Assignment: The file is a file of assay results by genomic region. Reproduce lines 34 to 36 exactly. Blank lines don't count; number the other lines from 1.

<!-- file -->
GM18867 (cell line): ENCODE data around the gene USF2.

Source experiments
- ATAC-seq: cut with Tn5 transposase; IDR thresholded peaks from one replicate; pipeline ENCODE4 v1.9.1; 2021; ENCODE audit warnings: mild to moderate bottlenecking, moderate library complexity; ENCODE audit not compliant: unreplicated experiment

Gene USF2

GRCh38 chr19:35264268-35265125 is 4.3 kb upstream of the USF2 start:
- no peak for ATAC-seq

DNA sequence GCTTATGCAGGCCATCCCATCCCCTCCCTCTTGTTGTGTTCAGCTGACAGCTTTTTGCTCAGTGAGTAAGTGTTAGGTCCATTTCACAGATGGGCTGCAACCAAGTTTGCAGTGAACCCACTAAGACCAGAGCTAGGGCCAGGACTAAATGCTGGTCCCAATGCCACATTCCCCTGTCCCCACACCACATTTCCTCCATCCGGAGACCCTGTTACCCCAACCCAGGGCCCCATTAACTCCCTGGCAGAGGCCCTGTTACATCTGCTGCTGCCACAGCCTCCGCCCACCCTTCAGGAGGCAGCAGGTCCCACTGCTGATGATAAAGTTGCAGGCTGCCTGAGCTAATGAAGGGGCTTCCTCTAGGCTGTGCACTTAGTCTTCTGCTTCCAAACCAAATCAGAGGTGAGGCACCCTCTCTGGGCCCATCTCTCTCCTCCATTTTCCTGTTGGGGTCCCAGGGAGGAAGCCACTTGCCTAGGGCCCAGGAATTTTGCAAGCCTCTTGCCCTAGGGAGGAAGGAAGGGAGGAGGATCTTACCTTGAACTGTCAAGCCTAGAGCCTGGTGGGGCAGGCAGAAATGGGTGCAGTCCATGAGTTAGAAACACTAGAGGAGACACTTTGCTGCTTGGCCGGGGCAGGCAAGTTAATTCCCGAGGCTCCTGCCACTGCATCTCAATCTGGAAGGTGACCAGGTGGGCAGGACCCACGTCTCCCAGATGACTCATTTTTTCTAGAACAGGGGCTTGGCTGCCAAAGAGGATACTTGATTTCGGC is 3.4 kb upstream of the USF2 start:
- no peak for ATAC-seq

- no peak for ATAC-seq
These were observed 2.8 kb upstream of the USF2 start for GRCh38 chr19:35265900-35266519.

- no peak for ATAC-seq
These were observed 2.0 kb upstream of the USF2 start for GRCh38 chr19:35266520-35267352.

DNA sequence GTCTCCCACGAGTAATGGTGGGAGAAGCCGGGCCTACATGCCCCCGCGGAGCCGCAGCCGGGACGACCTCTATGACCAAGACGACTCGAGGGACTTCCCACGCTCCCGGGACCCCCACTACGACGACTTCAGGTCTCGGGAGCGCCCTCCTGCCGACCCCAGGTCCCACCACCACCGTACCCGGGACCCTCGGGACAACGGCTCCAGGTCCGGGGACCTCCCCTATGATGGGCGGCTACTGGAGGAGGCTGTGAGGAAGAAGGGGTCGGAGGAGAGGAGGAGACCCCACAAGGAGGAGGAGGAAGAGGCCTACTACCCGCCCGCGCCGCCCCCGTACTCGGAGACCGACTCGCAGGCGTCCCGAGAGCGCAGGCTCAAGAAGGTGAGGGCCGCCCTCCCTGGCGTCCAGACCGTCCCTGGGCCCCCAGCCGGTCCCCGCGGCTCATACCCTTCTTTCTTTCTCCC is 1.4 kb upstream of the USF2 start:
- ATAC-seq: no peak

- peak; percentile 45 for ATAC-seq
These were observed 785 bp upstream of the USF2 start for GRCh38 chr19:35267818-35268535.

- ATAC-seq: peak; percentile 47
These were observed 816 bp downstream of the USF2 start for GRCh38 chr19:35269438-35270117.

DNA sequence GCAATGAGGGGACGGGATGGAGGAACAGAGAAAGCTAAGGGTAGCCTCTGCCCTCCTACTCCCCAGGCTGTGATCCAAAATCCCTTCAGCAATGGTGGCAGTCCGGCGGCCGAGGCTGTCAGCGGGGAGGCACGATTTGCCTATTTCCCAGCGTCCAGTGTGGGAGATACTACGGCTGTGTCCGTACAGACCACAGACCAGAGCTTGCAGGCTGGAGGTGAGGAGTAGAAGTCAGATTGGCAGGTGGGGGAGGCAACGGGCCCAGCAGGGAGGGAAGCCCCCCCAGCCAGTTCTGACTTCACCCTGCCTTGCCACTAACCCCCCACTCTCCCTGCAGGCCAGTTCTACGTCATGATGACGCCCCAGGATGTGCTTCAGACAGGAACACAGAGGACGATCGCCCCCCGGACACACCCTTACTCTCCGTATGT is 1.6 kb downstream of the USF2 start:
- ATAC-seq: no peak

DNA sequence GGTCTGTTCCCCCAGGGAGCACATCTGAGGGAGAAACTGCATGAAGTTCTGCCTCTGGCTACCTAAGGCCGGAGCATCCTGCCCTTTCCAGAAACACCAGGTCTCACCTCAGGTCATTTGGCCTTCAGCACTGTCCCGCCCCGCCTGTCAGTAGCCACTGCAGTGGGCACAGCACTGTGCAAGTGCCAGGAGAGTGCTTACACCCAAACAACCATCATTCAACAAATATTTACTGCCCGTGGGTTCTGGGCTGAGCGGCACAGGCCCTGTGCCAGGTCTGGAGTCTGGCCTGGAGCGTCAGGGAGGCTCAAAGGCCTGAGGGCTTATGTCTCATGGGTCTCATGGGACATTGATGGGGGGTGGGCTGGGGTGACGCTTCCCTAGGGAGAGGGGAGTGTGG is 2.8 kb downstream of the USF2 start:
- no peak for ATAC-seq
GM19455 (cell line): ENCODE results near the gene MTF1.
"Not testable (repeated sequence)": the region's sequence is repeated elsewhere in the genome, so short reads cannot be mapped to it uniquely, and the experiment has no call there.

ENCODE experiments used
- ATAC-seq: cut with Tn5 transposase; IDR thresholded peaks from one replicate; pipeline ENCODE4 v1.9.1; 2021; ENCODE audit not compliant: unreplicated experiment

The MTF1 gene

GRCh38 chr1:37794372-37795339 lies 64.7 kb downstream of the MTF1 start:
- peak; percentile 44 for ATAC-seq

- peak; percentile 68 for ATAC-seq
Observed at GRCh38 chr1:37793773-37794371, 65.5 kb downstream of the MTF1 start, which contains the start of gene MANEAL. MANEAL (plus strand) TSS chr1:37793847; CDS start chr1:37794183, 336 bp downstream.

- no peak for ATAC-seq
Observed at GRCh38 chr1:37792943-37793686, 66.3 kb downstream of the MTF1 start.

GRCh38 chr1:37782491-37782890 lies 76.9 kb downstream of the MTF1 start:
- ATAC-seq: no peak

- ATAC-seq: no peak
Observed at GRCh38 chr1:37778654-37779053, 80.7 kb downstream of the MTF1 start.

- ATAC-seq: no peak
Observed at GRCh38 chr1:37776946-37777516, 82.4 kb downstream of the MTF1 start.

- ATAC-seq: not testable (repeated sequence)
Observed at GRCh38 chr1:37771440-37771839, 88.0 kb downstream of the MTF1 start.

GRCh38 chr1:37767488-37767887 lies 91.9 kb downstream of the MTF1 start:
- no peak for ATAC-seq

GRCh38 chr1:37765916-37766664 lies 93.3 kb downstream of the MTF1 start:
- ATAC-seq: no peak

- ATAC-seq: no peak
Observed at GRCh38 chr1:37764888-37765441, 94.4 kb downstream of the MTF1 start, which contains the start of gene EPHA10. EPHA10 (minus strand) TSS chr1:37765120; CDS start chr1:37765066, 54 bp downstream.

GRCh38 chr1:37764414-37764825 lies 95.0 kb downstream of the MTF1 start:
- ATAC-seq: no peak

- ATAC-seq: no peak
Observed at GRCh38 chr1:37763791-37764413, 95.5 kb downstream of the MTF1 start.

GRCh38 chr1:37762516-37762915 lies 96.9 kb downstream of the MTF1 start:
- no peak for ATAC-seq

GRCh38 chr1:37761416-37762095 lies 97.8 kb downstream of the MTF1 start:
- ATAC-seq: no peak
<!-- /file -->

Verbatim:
GRCh38 chr1:37782491-37782890 lies 76.9 kb downstream of the MTF1 start:
- ATAC-seq: no peak

- ATAC-seq: no peak